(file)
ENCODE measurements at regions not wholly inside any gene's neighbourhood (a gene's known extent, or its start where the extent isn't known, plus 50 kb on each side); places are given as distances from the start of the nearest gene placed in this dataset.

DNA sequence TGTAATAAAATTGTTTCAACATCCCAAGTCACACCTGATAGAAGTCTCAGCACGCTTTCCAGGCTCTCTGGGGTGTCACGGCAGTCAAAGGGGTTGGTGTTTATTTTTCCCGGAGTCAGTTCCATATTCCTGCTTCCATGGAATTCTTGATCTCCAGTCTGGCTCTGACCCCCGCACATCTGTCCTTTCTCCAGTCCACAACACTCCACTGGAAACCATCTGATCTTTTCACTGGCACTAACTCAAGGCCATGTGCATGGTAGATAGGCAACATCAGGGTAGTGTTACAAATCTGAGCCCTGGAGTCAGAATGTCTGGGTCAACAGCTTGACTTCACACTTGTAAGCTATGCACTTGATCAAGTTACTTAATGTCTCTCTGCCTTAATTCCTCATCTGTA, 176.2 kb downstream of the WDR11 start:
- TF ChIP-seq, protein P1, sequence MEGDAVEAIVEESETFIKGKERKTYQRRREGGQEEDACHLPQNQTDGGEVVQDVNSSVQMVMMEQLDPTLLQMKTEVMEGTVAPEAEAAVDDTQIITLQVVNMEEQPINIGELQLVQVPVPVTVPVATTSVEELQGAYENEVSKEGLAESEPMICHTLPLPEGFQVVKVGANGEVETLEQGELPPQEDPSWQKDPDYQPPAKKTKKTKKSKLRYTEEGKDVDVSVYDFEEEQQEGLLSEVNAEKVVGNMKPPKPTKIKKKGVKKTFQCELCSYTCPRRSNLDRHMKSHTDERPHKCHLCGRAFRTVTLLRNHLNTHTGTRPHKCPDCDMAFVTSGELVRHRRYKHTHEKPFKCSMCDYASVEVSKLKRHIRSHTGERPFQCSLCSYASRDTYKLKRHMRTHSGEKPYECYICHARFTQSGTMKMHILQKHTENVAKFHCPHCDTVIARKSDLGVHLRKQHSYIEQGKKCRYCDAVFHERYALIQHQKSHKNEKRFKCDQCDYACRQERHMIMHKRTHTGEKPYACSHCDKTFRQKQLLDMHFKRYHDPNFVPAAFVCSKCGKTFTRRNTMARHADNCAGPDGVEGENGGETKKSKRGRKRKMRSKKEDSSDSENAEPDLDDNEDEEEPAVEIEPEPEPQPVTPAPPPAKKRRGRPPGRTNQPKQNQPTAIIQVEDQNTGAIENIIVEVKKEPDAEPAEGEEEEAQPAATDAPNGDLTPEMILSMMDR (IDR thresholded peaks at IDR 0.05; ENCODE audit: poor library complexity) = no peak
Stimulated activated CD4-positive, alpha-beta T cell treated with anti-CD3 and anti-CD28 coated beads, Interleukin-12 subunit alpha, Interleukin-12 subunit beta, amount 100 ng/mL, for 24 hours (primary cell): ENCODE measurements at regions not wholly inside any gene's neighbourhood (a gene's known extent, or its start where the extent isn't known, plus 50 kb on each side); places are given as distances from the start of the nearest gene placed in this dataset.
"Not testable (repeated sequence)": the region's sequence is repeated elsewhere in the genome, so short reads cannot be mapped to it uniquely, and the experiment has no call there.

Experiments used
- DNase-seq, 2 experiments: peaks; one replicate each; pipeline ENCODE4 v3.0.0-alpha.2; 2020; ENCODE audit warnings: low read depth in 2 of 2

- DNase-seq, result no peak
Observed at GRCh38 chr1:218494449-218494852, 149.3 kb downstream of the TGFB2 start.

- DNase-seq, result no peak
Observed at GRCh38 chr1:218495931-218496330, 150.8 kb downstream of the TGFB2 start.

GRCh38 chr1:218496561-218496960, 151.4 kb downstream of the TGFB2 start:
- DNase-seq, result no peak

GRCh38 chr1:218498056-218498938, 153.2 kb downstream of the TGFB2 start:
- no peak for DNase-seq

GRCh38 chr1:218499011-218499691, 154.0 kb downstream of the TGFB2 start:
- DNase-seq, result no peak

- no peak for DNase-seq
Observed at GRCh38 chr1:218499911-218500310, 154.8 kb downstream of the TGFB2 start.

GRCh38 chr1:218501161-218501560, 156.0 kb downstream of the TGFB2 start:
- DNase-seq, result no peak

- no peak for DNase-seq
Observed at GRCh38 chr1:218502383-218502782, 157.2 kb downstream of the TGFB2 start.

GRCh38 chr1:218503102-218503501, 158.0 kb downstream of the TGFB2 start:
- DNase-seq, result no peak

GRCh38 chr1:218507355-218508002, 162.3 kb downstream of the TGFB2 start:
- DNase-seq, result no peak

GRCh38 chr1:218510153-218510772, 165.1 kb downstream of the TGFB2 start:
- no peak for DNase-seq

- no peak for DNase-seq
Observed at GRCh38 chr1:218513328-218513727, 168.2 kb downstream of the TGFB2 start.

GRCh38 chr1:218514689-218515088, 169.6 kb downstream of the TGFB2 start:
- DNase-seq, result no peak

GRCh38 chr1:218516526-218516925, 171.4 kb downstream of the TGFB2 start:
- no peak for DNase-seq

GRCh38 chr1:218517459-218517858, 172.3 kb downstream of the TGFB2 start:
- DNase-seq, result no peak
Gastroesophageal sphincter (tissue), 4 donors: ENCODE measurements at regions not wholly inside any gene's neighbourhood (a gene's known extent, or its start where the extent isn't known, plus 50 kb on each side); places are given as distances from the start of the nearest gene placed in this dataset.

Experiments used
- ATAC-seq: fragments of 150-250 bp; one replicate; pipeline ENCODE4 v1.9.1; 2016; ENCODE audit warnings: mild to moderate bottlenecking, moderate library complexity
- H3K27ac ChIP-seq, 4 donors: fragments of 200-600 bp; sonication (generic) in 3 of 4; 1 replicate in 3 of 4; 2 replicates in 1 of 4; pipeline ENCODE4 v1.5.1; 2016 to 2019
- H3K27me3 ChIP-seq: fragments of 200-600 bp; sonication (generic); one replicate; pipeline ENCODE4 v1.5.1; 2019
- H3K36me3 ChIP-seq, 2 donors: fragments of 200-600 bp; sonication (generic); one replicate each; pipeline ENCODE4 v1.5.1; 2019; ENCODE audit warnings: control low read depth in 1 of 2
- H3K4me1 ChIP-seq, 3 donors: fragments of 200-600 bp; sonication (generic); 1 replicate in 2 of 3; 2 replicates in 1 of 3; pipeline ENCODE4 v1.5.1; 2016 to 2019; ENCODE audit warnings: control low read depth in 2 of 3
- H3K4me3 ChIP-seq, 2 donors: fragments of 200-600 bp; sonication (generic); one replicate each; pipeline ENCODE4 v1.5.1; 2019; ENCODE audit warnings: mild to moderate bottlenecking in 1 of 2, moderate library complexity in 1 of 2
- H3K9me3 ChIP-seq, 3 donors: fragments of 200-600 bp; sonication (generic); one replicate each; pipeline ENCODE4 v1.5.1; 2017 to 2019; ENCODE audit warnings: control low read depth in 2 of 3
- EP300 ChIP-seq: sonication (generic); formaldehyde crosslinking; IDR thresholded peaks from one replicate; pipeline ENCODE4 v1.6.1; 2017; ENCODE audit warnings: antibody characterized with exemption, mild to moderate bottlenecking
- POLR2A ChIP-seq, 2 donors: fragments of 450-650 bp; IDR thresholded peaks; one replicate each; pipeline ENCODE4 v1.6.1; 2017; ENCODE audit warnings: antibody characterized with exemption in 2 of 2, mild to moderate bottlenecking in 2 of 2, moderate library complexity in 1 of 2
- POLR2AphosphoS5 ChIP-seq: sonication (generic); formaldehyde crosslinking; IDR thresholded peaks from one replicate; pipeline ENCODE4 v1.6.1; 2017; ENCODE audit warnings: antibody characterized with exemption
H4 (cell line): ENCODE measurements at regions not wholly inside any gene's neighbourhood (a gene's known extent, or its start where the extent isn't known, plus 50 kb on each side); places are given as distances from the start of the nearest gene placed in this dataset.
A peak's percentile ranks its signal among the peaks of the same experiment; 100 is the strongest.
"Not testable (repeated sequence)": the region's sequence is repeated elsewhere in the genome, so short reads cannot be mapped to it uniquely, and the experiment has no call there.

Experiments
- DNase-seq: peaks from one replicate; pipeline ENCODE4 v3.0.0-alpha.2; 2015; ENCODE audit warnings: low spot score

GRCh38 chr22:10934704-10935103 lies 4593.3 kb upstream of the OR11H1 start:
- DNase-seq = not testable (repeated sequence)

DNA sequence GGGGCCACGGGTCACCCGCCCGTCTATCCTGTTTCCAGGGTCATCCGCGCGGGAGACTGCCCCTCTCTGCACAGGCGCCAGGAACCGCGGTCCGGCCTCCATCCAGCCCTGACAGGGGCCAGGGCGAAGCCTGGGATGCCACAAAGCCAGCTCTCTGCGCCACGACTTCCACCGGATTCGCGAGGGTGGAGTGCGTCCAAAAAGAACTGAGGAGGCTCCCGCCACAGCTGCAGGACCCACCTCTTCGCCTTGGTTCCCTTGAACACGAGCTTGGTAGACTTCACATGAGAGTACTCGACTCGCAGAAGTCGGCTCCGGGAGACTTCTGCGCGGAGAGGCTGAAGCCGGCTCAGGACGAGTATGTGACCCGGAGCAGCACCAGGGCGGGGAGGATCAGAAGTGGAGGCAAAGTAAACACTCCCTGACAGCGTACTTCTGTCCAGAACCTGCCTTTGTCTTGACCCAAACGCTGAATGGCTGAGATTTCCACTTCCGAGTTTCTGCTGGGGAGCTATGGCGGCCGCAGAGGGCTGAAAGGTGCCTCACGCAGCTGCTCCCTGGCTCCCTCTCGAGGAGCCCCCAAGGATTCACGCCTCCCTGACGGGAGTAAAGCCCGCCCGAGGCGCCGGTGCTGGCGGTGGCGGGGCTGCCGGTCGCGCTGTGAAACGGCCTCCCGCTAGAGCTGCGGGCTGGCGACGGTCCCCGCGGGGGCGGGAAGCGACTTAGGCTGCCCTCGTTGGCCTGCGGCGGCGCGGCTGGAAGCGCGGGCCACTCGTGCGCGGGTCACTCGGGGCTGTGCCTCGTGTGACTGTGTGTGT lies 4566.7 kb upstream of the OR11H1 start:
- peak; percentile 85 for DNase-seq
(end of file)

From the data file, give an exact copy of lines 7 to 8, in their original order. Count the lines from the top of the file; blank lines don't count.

- DNase-seq, 2 experiments: peaks; one replicate each; pipeline ENCODE4 v3.0.0-alpha.2; 2020; ENCODE audit warnings: low read depth in 2 of 2

- DNase-seq, result no peak